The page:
- Reactions to Negative Statistics.
As an observer of people, I have noticed three negative reactions and one positive to the problems facing the church. We’ll call the three negative reactions the denying mule, the withdrawn ostrich, and the whipped pup, while the positive reaction is noted as the conquering lion.
The Denying Mule. A mule can be a stubborn animal. If it is content to not do something, it is difficult, if not downright impossible, to get the animal to that thing. In like manner, some Christians will hear the negative statistics that are given and will deny that things are as bad as the statistics portray. Why? It is because the person is content to keep things as they are and is unwilling to change ministerial practices regardless of what may come. This is an unhealthy practice.
The Withdrawn Ostrich. Ostriches are classically portrayed as sticking their heads in the sand when concerned. I have been told that ostriches do not actually do such a thing. However, for our analogy, we will use the famous scene. For some Christians, they are overly concerned with the bleak news, but they are unwilling are perhaps too afraid to meet the challenges that lie ahead. Therefore, instead of facing the challenges, they withdraw themselves to people like themselves and ignore the outside world. Again, this is an unhealthy practice for the evangelical Christian.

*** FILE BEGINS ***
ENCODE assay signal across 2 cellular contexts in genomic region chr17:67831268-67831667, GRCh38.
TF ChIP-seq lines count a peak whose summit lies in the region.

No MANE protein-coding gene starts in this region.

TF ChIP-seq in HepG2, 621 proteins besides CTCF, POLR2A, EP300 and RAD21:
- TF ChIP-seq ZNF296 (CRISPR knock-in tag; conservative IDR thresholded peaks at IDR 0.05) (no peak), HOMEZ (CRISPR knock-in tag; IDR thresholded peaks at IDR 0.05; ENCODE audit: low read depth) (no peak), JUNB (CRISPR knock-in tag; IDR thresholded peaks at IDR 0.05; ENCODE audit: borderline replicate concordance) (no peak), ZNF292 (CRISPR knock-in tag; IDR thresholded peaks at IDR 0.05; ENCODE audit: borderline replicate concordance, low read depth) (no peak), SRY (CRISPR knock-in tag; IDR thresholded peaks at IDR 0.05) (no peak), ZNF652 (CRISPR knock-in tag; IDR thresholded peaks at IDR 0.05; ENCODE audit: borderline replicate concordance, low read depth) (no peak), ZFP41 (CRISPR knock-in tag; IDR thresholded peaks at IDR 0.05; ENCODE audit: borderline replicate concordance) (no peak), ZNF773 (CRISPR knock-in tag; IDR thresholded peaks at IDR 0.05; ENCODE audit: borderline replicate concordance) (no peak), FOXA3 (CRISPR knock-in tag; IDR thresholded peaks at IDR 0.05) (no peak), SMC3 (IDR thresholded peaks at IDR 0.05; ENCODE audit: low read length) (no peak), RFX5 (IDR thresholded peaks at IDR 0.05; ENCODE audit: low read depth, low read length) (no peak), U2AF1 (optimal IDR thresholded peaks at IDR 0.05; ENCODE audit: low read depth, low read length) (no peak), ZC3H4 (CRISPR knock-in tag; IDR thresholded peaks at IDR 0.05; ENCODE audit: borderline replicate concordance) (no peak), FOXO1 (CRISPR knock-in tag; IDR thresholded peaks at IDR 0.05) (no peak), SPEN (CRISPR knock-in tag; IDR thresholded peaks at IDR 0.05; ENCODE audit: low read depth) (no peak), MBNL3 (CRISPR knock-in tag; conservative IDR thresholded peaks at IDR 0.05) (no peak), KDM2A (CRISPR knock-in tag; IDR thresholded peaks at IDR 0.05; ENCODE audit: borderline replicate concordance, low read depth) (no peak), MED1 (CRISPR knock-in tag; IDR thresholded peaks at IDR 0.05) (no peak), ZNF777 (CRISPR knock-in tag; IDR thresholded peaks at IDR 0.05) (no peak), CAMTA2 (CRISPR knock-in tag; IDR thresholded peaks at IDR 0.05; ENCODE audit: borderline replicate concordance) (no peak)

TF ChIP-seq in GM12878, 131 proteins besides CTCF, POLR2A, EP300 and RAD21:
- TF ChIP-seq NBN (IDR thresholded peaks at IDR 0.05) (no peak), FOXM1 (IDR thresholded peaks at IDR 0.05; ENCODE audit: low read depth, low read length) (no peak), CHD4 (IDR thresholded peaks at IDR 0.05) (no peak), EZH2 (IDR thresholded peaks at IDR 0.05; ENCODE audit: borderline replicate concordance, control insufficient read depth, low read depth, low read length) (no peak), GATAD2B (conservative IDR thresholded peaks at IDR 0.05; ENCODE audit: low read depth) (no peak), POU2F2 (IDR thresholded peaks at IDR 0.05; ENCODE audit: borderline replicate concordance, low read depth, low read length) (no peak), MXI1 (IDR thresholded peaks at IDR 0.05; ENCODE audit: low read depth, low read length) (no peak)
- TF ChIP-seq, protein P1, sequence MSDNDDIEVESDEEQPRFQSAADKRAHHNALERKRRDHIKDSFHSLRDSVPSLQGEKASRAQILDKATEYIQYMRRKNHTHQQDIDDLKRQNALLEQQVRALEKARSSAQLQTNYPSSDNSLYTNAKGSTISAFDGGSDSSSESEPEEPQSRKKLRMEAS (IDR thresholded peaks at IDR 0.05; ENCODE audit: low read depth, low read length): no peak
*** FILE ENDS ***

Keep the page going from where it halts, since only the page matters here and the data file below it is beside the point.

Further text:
The Whipped Pup. The third practice is that of a whipped pup. This is likened to an unfortunate puppy who has been met with horrid treatment by even worse people. We have taken in pets before that attach themselves to us, because we treat them well, but are afraid of anyone or anything else. Some Christians are like this whipped pup. They feel defeated and think that there is no hope. They feel anxious and concerned, but do not know how to improve the situation at hand. This too is an unhealthy practice.